Portugal win Euro 2016 thanks to Eder’s extra-time goal

PARIS: Substitute Eder’s thunderous finish deep into extra time secured Portugal’s first European Championship title after they overcame the early loss of Cristiano Ronaldo to snatch a 1-0 smash-and-grab victory over hosts France on Sunday.

Eder picked the perfect moment to score his first competitive goal for his country, marauding forward before letting fly with a bullet shot from 25 metres in the 109th minute.

It was a cruel blow for France, who had dominated the match from and squandered a number of chances, in front of their devastated home support, who arrived at the Stade de France hoping to celebrate a third European crown.

The trophy was lifted by Ronaldo, who broke down in tears at the final whistle but whose game had come to a frustrating end after 24 minutes when he was carried crying from the pitch on a stretcher with a knee injury.

So much of the build-up had focused on Ronaldo and his hopes of crowning a glittering career with the only achievement missing from his CV, a piece of international silverware.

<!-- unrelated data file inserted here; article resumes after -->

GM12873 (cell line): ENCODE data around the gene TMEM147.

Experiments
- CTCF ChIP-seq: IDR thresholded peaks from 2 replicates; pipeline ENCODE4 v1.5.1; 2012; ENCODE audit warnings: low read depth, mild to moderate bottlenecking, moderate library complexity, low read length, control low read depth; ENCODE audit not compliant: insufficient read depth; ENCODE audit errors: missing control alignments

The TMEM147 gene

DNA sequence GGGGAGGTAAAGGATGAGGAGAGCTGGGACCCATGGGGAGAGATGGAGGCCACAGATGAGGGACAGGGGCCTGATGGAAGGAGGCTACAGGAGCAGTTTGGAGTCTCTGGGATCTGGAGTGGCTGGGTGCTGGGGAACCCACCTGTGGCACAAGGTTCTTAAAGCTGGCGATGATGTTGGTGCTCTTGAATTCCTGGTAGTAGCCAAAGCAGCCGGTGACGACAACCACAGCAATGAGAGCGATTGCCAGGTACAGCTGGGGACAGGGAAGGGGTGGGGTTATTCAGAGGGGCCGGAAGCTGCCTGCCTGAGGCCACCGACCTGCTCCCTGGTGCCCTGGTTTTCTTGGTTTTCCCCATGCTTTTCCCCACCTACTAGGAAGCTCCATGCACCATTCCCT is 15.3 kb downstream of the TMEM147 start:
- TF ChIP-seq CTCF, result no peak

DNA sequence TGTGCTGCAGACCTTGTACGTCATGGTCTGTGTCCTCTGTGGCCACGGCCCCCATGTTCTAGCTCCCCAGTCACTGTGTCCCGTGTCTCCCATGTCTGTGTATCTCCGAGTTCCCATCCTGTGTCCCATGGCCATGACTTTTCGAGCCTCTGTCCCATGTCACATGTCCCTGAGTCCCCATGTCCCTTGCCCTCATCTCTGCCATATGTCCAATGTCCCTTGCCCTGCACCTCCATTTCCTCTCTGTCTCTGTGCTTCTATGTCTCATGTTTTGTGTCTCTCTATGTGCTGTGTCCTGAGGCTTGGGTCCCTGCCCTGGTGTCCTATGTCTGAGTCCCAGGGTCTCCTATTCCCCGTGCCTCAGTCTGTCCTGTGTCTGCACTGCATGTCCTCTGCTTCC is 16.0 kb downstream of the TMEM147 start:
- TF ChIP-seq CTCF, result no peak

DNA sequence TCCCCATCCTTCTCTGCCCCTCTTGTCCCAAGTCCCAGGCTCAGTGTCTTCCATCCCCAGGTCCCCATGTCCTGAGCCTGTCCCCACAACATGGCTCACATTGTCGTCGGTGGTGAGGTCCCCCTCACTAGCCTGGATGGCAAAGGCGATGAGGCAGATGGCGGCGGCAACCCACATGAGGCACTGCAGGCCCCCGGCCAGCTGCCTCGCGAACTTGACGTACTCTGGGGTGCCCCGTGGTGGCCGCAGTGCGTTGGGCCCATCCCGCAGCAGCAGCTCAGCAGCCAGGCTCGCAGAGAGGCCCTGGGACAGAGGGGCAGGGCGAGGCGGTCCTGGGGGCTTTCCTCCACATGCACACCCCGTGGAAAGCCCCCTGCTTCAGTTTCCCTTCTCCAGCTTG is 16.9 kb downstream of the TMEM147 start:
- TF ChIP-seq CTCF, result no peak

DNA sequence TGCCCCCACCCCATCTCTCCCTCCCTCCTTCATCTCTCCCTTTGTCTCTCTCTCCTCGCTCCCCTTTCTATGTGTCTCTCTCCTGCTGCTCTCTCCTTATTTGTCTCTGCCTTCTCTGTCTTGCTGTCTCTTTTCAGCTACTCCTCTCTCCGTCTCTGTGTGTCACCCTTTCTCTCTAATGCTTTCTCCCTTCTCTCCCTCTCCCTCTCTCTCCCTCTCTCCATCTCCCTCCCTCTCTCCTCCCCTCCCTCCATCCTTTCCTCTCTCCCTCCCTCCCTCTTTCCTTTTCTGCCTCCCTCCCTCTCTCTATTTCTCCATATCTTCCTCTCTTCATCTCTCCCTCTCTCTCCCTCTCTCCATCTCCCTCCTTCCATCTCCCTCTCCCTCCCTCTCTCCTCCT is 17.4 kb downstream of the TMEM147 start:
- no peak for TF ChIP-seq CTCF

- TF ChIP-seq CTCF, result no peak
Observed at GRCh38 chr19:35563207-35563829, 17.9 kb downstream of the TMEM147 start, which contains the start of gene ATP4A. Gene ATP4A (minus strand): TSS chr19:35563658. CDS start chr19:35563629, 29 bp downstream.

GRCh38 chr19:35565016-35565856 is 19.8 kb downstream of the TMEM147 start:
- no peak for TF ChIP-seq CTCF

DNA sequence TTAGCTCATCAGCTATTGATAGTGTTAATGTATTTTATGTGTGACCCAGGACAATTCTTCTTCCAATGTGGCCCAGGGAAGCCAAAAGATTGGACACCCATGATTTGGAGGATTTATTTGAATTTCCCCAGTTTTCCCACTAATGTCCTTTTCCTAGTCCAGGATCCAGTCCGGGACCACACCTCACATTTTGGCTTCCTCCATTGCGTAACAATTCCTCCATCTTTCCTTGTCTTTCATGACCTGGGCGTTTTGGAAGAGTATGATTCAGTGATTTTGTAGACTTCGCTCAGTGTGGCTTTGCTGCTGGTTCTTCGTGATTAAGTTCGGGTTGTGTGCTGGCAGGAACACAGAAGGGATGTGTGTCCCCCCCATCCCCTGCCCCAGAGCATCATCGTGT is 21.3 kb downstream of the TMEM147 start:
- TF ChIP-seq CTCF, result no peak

The script had been written for him to produce a performance to match his status as one of the game’s truly great talents, but he had to settle for a back-stage role after Dimitri Payet’s challenge left him in a heap on the floor.

Prior to his departure, it had been a fast-paced start with France’s Moussa Sissoko a bullish presence in midfield, frequently charging through tackles and bursting into the box.

His 34th-minute shot was well-parried by Patricio, but by that point the match had settled into a pattern of France probing and pushing but struggling to break down their more defensively-minded opponents.

Without Ronaldo, Portugal seemed in no hurry to rush the ball forward, happy to see the game descend into a cagey, tactical battle.

They had a scare, however, in the 67th minute when Kingsley Coman’s cross found Antoine Griezmann unmarked six metres from goal, only for the tournament’s top scorer to head a golden opportunity over.

Minutes later, Olivier Giroud, fed by sprightly substitute Coman, forced a diving save from Patricio, who then parried away a pile-driver from Sissoko as France turned the screw.

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